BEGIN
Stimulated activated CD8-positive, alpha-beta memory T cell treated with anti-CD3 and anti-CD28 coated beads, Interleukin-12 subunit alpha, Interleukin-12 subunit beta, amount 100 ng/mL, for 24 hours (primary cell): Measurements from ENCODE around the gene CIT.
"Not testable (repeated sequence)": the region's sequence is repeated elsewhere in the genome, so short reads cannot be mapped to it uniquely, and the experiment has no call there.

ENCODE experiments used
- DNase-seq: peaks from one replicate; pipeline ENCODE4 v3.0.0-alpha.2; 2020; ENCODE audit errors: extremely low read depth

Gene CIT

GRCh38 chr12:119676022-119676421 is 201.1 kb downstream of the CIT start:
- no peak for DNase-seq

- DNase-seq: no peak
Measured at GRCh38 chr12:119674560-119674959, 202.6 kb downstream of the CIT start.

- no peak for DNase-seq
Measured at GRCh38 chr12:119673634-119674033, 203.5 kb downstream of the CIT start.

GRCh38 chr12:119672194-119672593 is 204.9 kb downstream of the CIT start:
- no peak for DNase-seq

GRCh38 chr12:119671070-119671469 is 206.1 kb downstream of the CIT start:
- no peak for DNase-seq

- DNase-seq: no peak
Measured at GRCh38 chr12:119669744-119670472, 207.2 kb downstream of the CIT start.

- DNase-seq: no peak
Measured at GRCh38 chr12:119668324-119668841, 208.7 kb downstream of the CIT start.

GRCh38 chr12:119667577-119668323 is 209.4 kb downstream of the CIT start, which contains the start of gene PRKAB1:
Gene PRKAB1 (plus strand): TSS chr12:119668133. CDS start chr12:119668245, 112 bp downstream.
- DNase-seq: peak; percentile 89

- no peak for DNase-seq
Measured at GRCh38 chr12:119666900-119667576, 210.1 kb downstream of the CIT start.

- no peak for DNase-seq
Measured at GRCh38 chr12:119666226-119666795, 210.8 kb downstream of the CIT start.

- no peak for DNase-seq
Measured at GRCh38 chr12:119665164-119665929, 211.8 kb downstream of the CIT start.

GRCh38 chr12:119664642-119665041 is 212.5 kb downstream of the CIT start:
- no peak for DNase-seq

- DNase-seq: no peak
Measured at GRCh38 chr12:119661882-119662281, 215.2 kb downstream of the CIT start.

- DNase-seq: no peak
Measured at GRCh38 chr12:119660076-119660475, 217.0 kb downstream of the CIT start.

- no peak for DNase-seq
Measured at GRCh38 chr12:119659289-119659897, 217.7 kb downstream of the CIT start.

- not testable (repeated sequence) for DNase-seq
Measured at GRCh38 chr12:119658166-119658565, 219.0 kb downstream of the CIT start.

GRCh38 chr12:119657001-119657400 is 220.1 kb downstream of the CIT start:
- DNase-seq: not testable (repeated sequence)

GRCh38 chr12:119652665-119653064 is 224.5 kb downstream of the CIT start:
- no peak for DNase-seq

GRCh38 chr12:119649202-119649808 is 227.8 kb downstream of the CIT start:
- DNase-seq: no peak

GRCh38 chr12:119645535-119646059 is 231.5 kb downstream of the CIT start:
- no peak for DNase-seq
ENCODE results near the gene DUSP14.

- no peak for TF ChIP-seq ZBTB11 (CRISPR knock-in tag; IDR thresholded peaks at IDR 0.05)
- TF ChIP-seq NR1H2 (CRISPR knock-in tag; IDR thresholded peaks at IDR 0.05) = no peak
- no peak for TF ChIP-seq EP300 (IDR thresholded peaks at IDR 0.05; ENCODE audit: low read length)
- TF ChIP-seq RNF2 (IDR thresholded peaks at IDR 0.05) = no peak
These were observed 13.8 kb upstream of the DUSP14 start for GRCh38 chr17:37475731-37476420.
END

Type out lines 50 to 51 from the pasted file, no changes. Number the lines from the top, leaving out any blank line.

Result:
- no peak for TF ChIP-seq EP300 (IDR thresholded peaks at IDR 0.05; ENCODE audit: low read length)
- TF ChIP-seq RNF2 (IDR thresholded peaks at IDR 0.05) = no peak